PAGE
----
Historical Marker Series

Missouri: State Historical Society of Missouri

Showing results 1 to 8 of 8
www.historicalmarkerproject.com/markers/HM1P71_fort-osage_Buckner-MO.html
Side 1Four miles north are restored buildings of Fort Osage, westernmost frontier outpost of the U.S. government until 1819. One of 28 fortified Indian trading posts or "factories" operation on our Indian frontiers, 1795-1822, to promote and protect nationa…
www.historicalmarkerproject.com/markers/HM1VGS_wright-county-historical_Hartville-MO.html
Wright County, in the Ozark Highland of Missouri, lies in a region ceded the U.S. by the Osage Indians in 1808. The first white settlers, mainly from Tennessee, came in the 1830's. The county, named for Senator Silas Wright of N.Y., was organized in 1841. H…
www.historicalmarkerproject.com/markers/HM1VO5_webster-county-historical_Marshfield-MO.html
Webster County, organized March 3, 1855, encompasses 590 sq. miles of the highest extensive upland area of Missouri's Ozarks. The judicial seat, Marshfield, lies 1490 feet above sea level, highest county seat in Mo. Pioneer legislator John F. McMahan named …
www.historicalmarkerproject.com/markers/HM1VP3_salem-historical_Salem-MO.html
Salem, an Ozark plateau town, 1,180 feet above sea level, was laid out, 1851, as the seat of newly organized Dent County. The town was named by early settler David R. Henderson for Salem, North Carolina, and the county name honors local pioneer and Missouri…
www.historicalmarkerproject.com/markers/HM1VQG_butterfield-overland-mail-in-missouri-1858-1861-historical_Aurora-MO.html
The John I. Smith Relay Station was 172 ½ miles from the Tipton Terminus and stood in northeast Barry County, about 7 miles west of Crane.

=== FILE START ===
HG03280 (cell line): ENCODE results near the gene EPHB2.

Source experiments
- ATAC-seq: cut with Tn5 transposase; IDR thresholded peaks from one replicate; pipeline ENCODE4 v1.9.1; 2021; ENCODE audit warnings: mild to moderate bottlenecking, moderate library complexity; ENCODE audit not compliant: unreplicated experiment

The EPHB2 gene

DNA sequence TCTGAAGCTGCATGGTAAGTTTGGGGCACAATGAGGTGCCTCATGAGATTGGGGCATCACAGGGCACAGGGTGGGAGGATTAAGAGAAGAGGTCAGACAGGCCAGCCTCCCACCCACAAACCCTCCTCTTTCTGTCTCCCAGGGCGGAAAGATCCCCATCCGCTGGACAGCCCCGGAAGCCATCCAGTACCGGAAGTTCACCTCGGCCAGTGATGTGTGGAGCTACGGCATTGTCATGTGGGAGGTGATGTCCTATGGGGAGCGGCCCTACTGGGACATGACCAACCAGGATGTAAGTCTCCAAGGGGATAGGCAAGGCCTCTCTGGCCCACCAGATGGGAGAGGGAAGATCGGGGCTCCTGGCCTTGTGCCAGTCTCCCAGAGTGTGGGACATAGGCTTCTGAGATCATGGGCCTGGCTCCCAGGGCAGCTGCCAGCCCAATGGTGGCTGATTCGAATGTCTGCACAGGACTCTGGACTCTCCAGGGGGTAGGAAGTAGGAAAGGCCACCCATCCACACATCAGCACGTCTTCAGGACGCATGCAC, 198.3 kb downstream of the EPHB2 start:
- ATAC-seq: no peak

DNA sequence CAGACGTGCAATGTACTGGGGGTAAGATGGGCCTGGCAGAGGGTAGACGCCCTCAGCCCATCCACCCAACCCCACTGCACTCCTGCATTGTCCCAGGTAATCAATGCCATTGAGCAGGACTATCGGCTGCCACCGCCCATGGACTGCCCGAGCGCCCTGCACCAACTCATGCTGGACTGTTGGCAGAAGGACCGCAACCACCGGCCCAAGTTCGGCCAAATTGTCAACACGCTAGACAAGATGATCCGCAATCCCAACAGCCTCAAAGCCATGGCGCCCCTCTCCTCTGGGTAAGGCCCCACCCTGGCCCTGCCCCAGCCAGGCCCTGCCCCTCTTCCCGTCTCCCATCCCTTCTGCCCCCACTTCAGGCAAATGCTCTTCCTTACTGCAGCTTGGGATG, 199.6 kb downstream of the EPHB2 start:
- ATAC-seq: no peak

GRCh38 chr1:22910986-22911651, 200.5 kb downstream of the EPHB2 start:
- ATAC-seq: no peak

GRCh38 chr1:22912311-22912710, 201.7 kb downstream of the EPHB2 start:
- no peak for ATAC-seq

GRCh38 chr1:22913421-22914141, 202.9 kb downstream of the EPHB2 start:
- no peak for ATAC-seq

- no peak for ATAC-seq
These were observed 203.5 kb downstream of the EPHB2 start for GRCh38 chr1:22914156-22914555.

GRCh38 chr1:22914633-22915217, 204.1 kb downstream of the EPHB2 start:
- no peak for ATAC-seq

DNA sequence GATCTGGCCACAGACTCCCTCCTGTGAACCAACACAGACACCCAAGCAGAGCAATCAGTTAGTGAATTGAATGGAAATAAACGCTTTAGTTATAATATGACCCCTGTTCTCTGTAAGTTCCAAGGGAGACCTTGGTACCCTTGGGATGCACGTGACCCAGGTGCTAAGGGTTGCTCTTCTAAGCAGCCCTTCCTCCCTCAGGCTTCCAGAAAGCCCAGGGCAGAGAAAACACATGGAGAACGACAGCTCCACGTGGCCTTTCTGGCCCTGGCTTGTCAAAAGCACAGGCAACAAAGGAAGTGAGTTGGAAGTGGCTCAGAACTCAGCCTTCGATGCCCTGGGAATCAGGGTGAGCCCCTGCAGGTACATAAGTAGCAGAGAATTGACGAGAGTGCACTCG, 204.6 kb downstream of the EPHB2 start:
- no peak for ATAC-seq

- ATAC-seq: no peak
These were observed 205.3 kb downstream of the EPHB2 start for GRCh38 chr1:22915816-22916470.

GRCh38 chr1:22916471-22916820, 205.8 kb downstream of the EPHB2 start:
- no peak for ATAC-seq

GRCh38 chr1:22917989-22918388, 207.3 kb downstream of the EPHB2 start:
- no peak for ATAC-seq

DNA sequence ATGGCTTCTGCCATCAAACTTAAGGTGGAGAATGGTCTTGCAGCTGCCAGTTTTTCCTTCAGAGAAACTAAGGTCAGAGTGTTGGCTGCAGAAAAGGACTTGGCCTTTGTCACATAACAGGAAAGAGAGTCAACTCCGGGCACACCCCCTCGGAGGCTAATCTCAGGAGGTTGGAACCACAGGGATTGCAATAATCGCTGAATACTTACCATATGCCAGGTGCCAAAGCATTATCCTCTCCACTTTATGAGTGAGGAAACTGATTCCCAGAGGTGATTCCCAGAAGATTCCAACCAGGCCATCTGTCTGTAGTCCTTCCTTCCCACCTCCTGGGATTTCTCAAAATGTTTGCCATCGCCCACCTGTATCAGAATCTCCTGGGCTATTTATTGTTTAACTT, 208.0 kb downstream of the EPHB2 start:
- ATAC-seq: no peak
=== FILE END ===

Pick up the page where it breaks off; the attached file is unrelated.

www.historicalmarkerproject.com/markers/HM1VQH_butterfield-overland-mail-in-missouri-1858-1861-historical_Billings-MO.html
The John C. Ashmore Relay Station in northwest Christian County stood in Polk Township, 152 ½ miles from the Tipton Terminus. It was the only station in the county.
www.historicalmarkerproject.com/markers/HM1VQX_christian-county-historical_Ozark-MO.html
Deep in the Missouri Ozarks, Christian County, organized 1859, was one of last 3 of the State's 114 counties to be formed. At the request of pioneer "Mrs. Thomas Neaves" it was named for her native Ky. county honoring Rev. War Col. William Christi…
www.historicalmarkerproject.com/markers/HM1VQY_mcdonald-county-historical_Noel-MO.html
McDonald County, 540 sq. miles of Ozark grandeur in Missouri's extreme southwest, was called Seneca when it was formed in 1847. Fully organized in 1849, it was named for Rev. War soldier Alexander McDonald.      Pineville, the county seat, was laid …
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